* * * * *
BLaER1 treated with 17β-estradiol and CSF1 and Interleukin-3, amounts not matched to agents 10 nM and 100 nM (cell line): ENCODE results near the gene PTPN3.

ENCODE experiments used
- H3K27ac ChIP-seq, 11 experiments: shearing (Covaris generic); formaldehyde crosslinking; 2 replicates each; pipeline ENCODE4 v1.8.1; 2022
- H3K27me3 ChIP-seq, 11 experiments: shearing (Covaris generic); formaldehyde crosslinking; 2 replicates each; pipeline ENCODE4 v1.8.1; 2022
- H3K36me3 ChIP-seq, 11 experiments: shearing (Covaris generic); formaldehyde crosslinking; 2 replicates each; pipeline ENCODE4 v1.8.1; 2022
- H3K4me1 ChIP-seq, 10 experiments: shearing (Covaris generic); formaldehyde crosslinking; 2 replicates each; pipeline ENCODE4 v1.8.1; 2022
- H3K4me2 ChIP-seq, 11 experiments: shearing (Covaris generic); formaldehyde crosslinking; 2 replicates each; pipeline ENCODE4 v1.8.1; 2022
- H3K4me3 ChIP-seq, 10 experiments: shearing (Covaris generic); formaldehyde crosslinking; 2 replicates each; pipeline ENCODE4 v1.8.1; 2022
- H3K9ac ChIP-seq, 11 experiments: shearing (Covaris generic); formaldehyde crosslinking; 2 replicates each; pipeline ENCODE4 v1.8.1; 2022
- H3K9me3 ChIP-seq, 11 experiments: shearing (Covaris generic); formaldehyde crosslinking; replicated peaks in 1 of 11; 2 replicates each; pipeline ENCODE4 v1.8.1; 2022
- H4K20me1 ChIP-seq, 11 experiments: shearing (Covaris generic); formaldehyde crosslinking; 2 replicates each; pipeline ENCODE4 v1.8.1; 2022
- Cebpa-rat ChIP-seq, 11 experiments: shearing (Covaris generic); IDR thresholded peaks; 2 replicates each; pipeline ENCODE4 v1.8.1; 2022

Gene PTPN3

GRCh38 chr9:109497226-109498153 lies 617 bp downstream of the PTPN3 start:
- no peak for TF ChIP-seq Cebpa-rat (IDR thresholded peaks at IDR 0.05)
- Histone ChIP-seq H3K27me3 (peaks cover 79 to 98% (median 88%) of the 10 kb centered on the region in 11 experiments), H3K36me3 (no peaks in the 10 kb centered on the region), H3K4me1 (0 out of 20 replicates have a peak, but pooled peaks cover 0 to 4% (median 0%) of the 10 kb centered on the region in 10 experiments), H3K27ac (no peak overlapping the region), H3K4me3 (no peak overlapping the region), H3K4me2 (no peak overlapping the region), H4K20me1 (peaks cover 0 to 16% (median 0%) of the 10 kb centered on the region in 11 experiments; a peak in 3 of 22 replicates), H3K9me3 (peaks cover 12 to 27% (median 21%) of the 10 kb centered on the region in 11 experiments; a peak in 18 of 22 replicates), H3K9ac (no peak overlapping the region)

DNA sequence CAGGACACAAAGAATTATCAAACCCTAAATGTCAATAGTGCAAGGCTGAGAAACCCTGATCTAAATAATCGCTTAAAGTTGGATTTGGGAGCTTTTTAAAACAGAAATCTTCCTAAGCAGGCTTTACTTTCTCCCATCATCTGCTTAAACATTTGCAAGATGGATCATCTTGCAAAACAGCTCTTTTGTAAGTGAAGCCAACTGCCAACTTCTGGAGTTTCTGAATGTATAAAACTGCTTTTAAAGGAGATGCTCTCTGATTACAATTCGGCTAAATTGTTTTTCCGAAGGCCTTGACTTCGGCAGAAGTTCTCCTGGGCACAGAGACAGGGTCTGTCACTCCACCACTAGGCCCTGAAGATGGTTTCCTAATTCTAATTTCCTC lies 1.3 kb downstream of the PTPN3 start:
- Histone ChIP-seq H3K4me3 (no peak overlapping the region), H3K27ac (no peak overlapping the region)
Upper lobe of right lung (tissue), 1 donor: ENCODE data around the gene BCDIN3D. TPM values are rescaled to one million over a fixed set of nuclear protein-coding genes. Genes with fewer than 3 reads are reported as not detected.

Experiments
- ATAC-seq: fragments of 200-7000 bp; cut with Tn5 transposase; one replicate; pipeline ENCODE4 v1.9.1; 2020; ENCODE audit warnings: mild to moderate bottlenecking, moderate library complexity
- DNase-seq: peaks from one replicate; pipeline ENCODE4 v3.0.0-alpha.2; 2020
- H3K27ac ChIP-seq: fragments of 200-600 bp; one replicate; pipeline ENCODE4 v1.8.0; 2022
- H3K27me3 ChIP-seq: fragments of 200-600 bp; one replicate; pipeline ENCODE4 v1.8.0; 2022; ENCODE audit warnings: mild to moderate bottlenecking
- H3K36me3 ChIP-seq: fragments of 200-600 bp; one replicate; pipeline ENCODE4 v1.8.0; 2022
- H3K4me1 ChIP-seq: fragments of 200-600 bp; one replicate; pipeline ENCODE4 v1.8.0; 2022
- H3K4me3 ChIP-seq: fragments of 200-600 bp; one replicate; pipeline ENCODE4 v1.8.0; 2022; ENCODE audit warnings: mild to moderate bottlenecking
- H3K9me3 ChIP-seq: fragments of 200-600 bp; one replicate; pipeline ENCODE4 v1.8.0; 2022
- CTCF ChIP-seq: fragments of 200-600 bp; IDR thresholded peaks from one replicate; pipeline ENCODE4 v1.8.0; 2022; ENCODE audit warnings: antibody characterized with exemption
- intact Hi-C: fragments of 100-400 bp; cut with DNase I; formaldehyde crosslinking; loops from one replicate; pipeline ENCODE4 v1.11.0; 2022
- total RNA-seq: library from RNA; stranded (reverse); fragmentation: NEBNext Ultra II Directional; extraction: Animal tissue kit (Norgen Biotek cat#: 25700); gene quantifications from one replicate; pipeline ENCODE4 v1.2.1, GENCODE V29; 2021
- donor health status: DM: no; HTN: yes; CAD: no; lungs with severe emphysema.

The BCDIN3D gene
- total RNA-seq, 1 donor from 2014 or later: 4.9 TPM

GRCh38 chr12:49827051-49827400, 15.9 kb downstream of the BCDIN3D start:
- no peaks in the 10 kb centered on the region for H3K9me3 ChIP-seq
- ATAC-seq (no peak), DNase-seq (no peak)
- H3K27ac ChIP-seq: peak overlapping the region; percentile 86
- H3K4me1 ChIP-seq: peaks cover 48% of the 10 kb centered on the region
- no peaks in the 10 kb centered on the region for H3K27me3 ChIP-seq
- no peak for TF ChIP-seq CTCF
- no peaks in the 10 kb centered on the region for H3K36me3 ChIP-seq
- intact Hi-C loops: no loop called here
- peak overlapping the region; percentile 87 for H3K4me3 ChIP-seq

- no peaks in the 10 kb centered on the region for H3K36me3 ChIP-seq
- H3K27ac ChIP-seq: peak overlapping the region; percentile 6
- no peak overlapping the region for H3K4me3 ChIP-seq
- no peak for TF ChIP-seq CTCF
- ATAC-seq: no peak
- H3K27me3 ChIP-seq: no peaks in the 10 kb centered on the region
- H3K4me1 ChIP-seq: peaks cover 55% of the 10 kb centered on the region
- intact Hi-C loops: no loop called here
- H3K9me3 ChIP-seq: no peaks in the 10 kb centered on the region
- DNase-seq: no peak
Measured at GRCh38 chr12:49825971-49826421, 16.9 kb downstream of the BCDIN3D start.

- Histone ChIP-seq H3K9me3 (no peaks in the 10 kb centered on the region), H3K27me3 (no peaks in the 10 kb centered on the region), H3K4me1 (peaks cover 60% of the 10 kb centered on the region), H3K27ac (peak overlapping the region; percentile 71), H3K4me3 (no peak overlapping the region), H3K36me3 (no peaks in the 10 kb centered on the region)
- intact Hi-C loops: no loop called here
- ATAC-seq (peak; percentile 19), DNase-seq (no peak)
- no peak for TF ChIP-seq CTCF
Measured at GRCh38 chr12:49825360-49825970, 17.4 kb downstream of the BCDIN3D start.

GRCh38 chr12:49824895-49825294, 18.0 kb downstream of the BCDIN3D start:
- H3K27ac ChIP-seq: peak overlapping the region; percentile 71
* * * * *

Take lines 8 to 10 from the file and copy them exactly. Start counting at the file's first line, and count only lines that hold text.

- H3K4me3 ChIP-seq, 10 experiments: shearing (Covaris generic); formaldehyde crosslinking; 2 replicates each; pipeline ENCODE4 v1.8.1; 2022
- H3K9ac ChIP-seq, 11 experiments: shearing (Covaris generic); formaldehyde crosslinking; 2 replicates each; pipeline ENCODE4 v1.8.1; 2022
- H3K9me3 ChIP-seq, 11 experiments: shearing (Covaris generic); formaldehyde crosslinking; replicated peaks in 1 of 11; 2 replicates each; pipeline ENCODE4 v1.8.1; 2022